Starbucks accuses U.S. union of intimidating workers


April 20 (Reuters) - Starbucks Inc (SBUX.O) on Wednesday filed complaints with a U.S. labor board accusing a union organizing cafe workers across the country of bullying and intimidating workers and customers in violation of federal law.

Starbucks in two complaints filed with the National Labor Relations Board said the union, Workers United, engaged in unlawful conduct during demonstrations at stores in Phoenix, Arizona and Denver, Colorado.

Workers United has filed petitions to represent Starbucks workers at about 200 U.S. locations, and has won about two dozen elections since December.

Starbucks in the complaints said union organizers have blocked store entrances and exits, made threats and yelled profanities during demonstrations.

"The conduct of Workers United and their agents ... has jeopardized physical safety, caused severe emotional distress, and unlawfully interfered with business operations," the company said in the complaints.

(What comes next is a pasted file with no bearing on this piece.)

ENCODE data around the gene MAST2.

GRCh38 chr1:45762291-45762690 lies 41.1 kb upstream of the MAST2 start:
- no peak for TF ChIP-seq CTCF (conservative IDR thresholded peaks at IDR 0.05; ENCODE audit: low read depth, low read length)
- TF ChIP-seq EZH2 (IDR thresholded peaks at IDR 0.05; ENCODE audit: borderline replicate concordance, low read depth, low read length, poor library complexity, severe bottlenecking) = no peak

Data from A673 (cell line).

Workers United, an affiliate of the Service Employees International Union, said in a statement that the complaints are a reflection of Starbucks' desperation as an increasing number of workers seek to form unions.

Workers United has filed more than 80 complaints with the NLRB accusing Starbucks of illegal union-busting tactics, including threatening and firing pro-union workers. Starbucks has denied wrongdoing.

Rossann Williams, Starbucks' executive vice president, in a letter to employees obtained by Reuters said the company filed the complaints "to protect the physical safety and emotional wellbeing of our partners and to make it very clear that the behavior we're seeing from some union organizers is not acceptable and we won't tolerate it."

The nationwide campaign to unionize Starbucks stores is part of a larger surge in union election petitions filed over the last six months in the United States. Unions are also organizing Inc warehouse workers and Apple Inc retail employees for the first time. read more

Reporting by Daniel Wiessner in New York; Editing by Alexia Garamfalvi and Stephen Coates

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Dan Wiessner (@danwiessner) reports on labor and employment and immigration law, including litigation and policy making. He can be reached at